New Evidence Supports Bipedalism For Early Hominids

An analysis of the skeletal structure needed to make 3.5 million year old footprints has revealed that our ancient, partially tree-dwelling ancestors walked on two legs. Called bipedalism, this analysis pushes back the date of our hominid ancestors.

[footprint subtext] Images show aerial and lateral images of (top to bottom) (A) a human footprint made walking normally with an extended knee and hip gait; (B) a human footprint made walking with bent-knees and hips to mimic a chimpanzee; and (C) a scan of a cast from the Laetoli fossil trackway. Notice that the toe is much deeper than the heel in the middle print and that the Laetoli scan looks more like the human print. (Credit: Randy Haas, University of Arizona)

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Two years after the stunning discovery of Lucy in 1974 at Hadar in the Awash Valley of Ethiopia’s Afar Depression, a find that revolutionized our understanding of early human ancestry, footprints were discovered in Laetoli, Tanzania by paleoanthropologist Andrew Hill.

The footprints were left in a fresh layer of volcanic ash, which is very easily dateable. They were left by a member of Australopithecus Afarensis, a hominid with gracile morphology (in essence, thinner boned) who, despite not being as avid of brachiators and chimpanzees, spent much of their time in the trees. It is believed that our early ancestors did not abandon their arboreal habitat until around 2 million years ago.

According to

This morphology differs distinctly from our own genus, Homo, who abandoned arboreal life around 2 million years ago and irrevocably committed to human-like bipedalism. Since the Laetoli tracks were discovered, scientists have debated whether they indicate a modern human-like mode of striding bipedalism, or a less-efficient type of crouched bipedalism more characteristic of chimpanzees whose knees and hips are bent when walking on two legs.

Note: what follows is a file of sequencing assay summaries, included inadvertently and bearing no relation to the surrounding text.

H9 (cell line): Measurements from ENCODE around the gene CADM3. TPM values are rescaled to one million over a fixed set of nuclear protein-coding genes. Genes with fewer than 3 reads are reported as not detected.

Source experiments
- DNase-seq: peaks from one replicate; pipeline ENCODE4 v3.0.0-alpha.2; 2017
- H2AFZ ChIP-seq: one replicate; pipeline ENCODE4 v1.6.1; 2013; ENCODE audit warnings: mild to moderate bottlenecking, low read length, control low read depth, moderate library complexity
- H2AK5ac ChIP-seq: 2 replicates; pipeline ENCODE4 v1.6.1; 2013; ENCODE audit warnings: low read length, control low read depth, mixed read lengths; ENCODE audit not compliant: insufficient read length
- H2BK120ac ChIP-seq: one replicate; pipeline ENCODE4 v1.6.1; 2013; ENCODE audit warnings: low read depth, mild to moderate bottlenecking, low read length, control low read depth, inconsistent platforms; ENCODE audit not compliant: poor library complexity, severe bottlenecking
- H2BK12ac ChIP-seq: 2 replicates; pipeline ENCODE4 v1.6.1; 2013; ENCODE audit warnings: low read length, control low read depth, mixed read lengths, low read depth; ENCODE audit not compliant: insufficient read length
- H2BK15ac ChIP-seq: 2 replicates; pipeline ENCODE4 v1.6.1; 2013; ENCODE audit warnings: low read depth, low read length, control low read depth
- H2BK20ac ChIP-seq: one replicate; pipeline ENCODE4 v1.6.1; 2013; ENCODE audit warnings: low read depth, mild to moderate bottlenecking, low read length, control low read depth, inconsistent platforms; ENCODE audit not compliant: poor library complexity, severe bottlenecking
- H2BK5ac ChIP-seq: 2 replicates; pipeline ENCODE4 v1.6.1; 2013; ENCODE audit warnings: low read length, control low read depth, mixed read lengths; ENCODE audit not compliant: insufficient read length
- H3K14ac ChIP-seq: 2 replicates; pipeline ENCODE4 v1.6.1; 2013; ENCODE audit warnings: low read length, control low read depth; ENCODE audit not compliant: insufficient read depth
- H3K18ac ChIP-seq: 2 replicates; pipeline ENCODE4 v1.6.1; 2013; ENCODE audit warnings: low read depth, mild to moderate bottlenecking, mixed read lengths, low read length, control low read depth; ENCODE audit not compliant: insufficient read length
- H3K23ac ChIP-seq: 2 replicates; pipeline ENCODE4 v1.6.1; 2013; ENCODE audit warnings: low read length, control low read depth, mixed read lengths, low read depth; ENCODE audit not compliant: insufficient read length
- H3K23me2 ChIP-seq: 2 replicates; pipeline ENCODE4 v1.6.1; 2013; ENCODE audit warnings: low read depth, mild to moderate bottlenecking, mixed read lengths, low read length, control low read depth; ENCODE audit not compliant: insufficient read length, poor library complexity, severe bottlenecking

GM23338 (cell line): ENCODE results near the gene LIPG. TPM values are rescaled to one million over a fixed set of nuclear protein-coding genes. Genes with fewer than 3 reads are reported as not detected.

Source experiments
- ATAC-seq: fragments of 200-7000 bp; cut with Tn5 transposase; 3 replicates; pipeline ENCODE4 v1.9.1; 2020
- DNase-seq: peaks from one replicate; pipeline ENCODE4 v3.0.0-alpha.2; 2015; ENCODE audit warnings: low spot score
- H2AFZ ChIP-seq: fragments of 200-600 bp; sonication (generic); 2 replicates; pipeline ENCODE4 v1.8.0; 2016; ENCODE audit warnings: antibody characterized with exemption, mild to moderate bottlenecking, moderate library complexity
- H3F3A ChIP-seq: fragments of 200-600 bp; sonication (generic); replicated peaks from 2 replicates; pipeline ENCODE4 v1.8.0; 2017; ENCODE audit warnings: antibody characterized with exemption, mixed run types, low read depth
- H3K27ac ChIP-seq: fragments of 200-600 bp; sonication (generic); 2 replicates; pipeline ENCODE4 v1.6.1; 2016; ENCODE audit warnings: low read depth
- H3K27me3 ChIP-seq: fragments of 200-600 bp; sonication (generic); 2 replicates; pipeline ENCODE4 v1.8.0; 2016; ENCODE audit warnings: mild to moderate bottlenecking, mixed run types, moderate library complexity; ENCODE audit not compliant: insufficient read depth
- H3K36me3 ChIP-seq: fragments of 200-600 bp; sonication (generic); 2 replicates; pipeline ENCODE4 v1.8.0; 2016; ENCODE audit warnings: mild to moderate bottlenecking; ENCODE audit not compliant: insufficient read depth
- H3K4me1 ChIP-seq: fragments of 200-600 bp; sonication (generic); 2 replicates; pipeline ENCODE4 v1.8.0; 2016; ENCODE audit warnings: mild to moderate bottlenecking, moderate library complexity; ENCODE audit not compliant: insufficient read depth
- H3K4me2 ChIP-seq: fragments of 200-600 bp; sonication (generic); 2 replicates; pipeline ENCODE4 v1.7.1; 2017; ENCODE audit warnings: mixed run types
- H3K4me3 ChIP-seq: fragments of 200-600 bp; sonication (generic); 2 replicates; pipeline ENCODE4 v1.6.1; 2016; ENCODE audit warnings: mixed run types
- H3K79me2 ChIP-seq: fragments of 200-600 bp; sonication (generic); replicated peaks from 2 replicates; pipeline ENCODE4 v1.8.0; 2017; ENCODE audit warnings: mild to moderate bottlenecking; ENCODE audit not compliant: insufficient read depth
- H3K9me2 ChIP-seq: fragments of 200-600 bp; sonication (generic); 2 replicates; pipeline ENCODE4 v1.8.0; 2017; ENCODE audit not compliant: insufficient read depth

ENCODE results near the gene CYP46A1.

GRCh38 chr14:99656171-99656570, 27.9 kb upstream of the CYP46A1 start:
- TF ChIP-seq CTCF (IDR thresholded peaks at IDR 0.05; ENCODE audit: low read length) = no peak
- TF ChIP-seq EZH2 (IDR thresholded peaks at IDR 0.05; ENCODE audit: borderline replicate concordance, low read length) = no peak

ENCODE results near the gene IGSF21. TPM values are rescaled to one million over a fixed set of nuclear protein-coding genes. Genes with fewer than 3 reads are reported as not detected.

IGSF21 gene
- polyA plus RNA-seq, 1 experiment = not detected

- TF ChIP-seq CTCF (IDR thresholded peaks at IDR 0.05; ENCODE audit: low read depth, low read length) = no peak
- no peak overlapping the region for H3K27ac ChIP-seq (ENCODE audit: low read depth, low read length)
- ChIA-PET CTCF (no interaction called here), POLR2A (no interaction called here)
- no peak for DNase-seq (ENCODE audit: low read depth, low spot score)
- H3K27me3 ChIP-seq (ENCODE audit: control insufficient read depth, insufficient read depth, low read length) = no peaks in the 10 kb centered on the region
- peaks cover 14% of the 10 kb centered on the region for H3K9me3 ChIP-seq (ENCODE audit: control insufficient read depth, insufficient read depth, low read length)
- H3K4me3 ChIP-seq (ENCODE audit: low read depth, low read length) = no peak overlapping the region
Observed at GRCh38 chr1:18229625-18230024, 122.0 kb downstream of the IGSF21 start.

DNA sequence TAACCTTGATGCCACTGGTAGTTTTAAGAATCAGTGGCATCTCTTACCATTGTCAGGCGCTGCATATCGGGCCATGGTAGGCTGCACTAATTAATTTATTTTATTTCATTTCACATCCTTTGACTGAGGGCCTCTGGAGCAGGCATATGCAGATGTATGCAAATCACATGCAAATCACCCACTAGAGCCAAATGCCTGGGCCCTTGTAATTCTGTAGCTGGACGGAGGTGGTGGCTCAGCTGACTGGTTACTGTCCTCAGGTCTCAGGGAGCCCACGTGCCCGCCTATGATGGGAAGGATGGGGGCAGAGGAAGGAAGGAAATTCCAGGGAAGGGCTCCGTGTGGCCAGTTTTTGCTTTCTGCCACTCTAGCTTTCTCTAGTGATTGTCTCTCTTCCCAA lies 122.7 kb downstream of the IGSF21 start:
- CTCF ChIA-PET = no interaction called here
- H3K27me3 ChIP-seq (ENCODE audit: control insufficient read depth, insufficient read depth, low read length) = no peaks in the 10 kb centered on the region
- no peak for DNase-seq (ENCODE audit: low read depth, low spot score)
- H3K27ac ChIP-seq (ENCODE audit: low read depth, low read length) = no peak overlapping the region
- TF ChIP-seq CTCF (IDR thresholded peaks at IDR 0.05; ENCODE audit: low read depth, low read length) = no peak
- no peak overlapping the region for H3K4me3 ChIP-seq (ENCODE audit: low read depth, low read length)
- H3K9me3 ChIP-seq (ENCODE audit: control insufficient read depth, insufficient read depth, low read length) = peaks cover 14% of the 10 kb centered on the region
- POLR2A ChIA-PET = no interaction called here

David Raichlen, an assistant professor in the University of Arizona School of Anthropology and other researchers from the University at Albany and City University of New York’s Lehman College recreated the footprints, then examined their 3 dimension structure in comparison to those left by modern Homo Sapien Sapiens and chimpanzees, who walk with a bent gait.

Raichlen says, “Based on previous analyses of the skeletons of Australopithecus afarensis, we expected that the Laetoli footprints would resemble those of someone walking with a bent knee, bent hip gait typical of chimpanzees, and not the striding gait normally used by modern humans, but to our surprise, the Laetoli footprints fall completely within the range of normal human footprints.”


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